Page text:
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dc.contributor.authorButler, Sarah Louiseen
dc.date.accessioned2018-01-31T11:40:02Z
dc.date.available2018-01-31T11:40:02Z
dc.date.issued1994en
dc.identifier.urihttp://hdl.handle.net/1842/27646
dc.description.abstracten
dc.description.abstractThe spread of Burkholderia cepacia within the cystic fibrosis (CF) population has become a major cause of concern for patients and their carers and represents a significant medical and scientific challenge. B. cepacia was originally believed to be an environmentally ubiquitous organism and of little importance as a human pathogen and therefore our knowledge of the pathogenic potential of this organism is limited. This thesis considers biological properties and potential virulence factors of B. cepacia that may be important in pulmonary colonisation and the immune response in CF patients. The studies have focused on a highly transmissible, epidemic strain of B. cepacia isolated in Edinburgh in 1989 and subsequently responsible for colonisation of CF patients in other regional CF centres.en
dc.description.abstractPrior to this study, environmental B. cepacia in culture collections often comprised strains that may have originated as contaminants from colonised patients. To obtain 'true' environmental strains for comparative studies and to test for the ubiquity of B. cepacia an environmental survey was undertaken. B. cepacia was cultured from a minority of sites and further characterisation of the isolates revealed them to be distinct from CF strains suggesting that environmental strains do not pose a major risk to CF patients.en
dc.description.abstractRepresentative strains of B. cepacia were investigated for biological properties, in particular expression of cell-associated and extracellular virulence factors. The ability to survive in unfavourable environments, including antiseptics was also examined. The epidemic strain was distinct from the majority of B. cepacia strains in several aspects including the production of melanin, expression of R-LPS and poor motility.en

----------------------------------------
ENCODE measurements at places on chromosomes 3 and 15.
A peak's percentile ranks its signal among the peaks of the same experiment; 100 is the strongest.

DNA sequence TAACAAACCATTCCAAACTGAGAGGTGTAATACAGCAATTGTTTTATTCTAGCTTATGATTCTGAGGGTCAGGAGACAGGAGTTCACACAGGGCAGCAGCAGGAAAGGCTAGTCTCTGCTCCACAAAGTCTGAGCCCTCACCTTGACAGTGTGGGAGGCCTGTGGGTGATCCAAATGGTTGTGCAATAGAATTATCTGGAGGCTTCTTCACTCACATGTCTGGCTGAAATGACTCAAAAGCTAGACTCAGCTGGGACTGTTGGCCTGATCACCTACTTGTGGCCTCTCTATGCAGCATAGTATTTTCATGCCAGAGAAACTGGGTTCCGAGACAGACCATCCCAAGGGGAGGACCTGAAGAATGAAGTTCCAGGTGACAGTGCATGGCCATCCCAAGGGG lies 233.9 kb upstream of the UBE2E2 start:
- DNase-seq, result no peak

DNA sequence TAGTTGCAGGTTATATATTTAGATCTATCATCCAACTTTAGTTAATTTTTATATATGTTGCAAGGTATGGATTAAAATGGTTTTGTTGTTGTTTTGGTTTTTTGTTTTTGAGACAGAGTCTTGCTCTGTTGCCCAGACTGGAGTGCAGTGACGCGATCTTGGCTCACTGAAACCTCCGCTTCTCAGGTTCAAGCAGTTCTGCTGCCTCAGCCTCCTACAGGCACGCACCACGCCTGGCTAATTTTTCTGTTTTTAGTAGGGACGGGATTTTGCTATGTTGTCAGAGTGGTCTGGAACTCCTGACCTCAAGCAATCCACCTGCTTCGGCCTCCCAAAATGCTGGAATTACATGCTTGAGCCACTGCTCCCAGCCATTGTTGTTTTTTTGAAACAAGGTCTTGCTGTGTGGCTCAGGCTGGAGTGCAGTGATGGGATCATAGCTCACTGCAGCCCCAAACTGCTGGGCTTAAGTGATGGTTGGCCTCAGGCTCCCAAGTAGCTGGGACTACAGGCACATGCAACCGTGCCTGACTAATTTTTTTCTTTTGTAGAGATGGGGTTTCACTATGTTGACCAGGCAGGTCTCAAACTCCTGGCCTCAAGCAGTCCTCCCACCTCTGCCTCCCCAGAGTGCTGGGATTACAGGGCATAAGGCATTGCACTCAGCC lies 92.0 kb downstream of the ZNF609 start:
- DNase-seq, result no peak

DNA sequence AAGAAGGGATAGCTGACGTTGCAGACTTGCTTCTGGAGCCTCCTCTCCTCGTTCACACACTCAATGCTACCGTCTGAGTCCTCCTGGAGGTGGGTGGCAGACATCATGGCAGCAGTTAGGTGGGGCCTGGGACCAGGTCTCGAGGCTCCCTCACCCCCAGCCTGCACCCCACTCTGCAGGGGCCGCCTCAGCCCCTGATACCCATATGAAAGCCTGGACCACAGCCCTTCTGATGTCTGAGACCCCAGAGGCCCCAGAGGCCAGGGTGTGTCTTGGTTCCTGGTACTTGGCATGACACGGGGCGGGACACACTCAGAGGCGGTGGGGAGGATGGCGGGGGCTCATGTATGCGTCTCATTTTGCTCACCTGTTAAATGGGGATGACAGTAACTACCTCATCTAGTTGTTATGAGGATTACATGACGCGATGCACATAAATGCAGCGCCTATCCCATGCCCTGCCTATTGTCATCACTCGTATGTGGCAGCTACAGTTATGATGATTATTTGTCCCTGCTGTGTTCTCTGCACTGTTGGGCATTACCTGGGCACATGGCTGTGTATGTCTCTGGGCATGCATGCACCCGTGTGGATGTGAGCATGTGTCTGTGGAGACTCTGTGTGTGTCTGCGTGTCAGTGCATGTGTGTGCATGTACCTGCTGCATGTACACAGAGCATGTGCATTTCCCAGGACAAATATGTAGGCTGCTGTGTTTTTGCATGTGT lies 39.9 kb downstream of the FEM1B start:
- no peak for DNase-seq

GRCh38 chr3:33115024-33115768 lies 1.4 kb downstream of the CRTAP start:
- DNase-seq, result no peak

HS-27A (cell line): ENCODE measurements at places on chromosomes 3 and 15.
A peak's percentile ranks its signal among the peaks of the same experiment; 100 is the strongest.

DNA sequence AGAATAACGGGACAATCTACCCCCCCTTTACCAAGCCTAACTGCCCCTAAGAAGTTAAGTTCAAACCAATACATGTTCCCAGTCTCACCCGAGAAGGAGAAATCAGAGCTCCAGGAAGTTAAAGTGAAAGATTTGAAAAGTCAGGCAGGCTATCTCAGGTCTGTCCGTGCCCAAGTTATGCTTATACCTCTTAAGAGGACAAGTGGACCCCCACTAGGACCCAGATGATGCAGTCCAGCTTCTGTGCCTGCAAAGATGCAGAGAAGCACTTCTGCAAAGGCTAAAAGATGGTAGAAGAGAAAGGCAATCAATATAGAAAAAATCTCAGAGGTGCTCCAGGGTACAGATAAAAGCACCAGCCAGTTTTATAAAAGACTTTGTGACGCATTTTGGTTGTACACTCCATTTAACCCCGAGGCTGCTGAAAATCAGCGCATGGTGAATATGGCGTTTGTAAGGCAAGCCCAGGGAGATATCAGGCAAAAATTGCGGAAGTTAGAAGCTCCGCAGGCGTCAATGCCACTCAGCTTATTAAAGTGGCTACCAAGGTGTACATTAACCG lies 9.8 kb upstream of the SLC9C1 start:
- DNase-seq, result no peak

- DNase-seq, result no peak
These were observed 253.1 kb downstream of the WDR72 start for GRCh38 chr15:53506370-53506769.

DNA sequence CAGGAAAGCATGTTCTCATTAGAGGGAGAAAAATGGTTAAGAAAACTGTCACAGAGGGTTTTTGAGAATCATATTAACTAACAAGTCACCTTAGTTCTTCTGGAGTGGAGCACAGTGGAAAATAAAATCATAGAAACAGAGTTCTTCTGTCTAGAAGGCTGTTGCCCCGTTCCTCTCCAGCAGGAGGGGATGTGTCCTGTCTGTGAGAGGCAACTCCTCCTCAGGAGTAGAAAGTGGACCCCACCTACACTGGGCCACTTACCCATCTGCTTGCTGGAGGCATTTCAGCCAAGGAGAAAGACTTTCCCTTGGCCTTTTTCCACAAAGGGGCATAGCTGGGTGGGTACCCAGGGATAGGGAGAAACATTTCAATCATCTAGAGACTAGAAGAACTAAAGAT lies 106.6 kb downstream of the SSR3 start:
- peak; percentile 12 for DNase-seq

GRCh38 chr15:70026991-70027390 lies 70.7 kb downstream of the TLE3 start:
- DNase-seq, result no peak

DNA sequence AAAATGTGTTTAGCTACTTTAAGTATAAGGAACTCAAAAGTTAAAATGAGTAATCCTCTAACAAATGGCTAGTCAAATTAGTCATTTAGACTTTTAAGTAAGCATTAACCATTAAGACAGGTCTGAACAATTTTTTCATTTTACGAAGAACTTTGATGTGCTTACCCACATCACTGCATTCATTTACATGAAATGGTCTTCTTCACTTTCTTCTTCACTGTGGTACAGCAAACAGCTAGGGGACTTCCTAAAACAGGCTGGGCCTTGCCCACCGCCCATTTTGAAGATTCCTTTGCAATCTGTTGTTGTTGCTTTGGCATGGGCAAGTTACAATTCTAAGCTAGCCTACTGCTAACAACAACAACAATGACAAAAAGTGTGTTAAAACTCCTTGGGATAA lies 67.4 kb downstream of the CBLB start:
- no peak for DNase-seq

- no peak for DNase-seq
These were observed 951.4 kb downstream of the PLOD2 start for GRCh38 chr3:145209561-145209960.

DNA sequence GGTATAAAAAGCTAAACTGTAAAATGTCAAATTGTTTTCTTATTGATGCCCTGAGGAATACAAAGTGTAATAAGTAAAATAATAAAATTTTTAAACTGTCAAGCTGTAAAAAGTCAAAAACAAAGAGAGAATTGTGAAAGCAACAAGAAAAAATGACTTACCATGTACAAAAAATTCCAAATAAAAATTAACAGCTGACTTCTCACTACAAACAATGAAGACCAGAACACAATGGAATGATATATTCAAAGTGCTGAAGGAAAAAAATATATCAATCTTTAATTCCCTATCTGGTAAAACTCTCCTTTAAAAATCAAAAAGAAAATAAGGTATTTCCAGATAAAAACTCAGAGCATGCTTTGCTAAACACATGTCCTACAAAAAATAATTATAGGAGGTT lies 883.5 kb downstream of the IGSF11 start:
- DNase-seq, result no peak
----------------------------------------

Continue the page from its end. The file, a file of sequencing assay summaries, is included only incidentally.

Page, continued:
dc.description.abstractCulture of B. cepacia from the oral cavity and saliva of colonised CF patients suggested that the upper respiratory tract may act as a reservoir, both preceding colonisation of the lower respiratory tract and also contributing to the transmissibility of this strain. Comparative studies of the ability of clinical and environmental isolates of B. cepacia to adhere to buccal epithelial cells and respiratory mucin performed by fluorescent labelling, flow cytometry and ELISA showed that the most pronounced binding was observed with the epidemic strain.en
dc.description.abstractThe humoral immune response in CF patients colonised with B. cepacia was investigated by ELISA, incorporating B. cepacia R-LPS, and immunoblotting against LPS, flagella and outer membrane antigens. Elevated levels of specific anti-fi. cepacia IgG, IgA and IgM were observed in serum from CF patients chronically colonised by B. cepacia, especially in those patients colonised by the epidemic strain. The detection of anti-5. cepacia antibodies prior to laboratory isolation of B. cepacia in some patients may aid in the early diagnosis of B. cepacia colonisation. Concentrations of one or more IgG subclasses were raised in CF patients, with substantial individual variation. Following chronic colonisation by B. cepacia, the specific anti-5. cepacia-R-LPS antibody response comprised mainly IgG2 and IgG3. Chemiluminescent opsonophagocytosis assays indicated that CF sera may non-specifically inhibit phagocytosis of B. cepacia.en
dc.description.abstractResistance of B. cepacia to the bactericidal activity of normal human serum appeared to be determined by the expression of S-LPS, in particular a full O-side chain. The epidemic strain, which expresses R-LPS was serum sensitive; paradoxically, this strain is associated with bacteraemia in CF patients.en
dc.description.abstractThe relevance and significance of these results to the understanding of the pathogenesis, transmissibility and management of B. cepacia in CF patients is discusseden
dc.publisherThe University of Edinburghen
dc.relation.ispartofAnnexe Thesis Digitisation Project 2017 Block 16en
dc.relation.isreferencedbyAlready catalogueden
dc.titlePulmonary colonisation of patients with cystic fibrosis by Burkholderia cepaciaen
dc.typeThesis or Dissertationen
dc.type.qualificationlevelen
dc.type.qualificationnamePhD Doctor of Philosophyen


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